Development of the Waterwise Garden began with the construction of the garden pavilion in Spring 2010. The first plant beds were installed in Fall 2011 with the help of students and volunteers. Students excavated soil and moved supplies into the remaining undeveloped area of the Waterwise Garden in early March 2012.
To support the ideas of sustainable design, the Waterwise Garden focuses on water consumption. It demonstrates how, through meticulous design and careful attention to plant selection, a beautiful, functional, and environmentally stable landscape can be achieved.
The students’ design included a patio area that can be used during events in Ensminger, a dry stream bed ending in a rain garden, extensive use of drought-tolerant plants, and additional water-conserving features. Recycled broken concrete, or urbanite, from various projects on the Pullman campus was re-purposed to walls and paths. Wooden benches, formerly located in the Information Technology building atrium, were retrofitted to use for patio seating. Students focused their efforts on developing a design that would maximize the collection of natural rainfall on the site. Existing trees were incorporated into the garden design.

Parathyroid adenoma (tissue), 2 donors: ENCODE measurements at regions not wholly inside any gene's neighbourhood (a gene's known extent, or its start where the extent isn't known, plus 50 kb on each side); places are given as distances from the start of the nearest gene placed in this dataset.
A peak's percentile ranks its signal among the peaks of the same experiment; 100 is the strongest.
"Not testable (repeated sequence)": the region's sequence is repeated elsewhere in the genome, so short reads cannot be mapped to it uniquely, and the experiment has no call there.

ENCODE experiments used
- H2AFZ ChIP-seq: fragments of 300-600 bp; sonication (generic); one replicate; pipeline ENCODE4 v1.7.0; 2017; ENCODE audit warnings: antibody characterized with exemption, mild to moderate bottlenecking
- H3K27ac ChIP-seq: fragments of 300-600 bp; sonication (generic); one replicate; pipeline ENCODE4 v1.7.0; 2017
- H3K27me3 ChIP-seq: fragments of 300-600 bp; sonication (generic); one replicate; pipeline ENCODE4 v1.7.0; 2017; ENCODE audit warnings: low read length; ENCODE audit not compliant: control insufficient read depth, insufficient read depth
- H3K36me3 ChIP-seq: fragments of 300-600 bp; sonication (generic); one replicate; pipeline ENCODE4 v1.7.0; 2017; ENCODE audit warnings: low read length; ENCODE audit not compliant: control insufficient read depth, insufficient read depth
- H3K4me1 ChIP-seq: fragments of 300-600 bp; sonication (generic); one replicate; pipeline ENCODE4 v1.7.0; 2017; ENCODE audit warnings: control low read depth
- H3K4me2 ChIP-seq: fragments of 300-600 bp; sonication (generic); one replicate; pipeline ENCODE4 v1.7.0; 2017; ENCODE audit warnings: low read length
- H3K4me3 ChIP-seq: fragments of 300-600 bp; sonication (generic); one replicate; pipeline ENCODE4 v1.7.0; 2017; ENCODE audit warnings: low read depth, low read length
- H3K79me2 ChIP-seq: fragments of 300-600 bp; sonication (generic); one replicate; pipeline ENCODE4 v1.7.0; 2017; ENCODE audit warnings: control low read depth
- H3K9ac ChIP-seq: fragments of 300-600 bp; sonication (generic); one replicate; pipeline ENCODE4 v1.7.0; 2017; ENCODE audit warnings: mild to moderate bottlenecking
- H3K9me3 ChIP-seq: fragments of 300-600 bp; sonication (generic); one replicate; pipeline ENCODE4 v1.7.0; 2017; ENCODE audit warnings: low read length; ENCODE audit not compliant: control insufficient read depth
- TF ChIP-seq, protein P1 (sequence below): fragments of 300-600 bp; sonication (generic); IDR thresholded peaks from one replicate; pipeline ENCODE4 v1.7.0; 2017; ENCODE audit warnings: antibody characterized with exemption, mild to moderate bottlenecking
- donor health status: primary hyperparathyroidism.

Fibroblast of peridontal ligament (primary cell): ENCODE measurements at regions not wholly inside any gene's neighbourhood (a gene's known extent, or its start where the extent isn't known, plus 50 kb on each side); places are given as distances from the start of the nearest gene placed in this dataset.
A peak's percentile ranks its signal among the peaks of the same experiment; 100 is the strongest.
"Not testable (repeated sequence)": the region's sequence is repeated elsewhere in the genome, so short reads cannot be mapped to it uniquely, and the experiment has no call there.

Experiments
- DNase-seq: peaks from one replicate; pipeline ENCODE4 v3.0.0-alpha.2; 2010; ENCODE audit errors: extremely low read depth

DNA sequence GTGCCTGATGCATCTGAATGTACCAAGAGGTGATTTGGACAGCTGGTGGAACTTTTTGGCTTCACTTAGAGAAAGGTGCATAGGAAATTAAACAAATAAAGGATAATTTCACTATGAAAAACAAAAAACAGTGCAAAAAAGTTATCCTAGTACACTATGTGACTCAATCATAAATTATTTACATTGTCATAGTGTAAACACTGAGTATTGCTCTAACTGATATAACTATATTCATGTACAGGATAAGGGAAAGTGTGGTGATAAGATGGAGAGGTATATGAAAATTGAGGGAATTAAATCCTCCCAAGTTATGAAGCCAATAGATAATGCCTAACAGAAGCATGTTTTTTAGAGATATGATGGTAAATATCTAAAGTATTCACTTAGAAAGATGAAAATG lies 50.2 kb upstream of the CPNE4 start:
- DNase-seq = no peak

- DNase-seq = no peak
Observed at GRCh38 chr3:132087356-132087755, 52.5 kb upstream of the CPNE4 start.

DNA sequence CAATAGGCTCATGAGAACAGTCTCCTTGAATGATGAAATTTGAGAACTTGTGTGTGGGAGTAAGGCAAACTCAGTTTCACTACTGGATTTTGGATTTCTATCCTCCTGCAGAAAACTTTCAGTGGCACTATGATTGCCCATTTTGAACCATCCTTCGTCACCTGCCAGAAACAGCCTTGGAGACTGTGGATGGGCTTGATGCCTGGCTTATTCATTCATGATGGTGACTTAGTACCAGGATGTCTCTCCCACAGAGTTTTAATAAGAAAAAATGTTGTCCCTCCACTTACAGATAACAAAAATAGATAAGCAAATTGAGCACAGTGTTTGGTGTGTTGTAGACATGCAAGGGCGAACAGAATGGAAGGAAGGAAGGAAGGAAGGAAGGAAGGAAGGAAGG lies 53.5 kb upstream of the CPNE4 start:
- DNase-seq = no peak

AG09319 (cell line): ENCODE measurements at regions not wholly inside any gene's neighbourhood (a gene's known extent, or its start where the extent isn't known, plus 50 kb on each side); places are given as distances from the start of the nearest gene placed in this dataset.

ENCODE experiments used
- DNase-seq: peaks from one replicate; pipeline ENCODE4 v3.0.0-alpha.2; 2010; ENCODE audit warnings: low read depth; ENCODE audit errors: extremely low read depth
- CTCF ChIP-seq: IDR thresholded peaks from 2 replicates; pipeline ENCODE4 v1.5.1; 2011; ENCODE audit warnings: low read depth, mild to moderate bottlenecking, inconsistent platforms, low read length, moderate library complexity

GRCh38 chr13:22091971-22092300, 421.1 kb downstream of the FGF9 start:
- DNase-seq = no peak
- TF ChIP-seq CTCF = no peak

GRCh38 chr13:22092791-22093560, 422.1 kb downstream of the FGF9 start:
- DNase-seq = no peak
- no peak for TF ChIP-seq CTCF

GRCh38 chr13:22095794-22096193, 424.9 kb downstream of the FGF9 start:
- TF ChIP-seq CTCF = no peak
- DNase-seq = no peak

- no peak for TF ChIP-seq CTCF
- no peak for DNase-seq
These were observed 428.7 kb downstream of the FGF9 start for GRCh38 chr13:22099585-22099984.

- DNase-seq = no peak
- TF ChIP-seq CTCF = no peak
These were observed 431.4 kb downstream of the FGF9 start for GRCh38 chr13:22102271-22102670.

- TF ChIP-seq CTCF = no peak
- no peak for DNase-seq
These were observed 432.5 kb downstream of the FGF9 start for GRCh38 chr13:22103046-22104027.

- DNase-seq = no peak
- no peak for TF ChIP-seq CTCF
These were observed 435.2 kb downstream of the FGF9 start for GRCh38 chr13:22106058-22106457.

A Green Roof
The Waterwise Garden houses a green roof garden pavilion that is used as a garden storage area. The green roof also is a valuable teaching tool. It allows for a “hands-on” display of how green roofs can reduce energy consumption, aid in stormwater management, promote biodiversity, and still be aesthetically pleasing. The roof is planted with a mixture of drought tolerant, cold hardy succulent plants. The garden pavilion is partially constructed from reclaimed materials.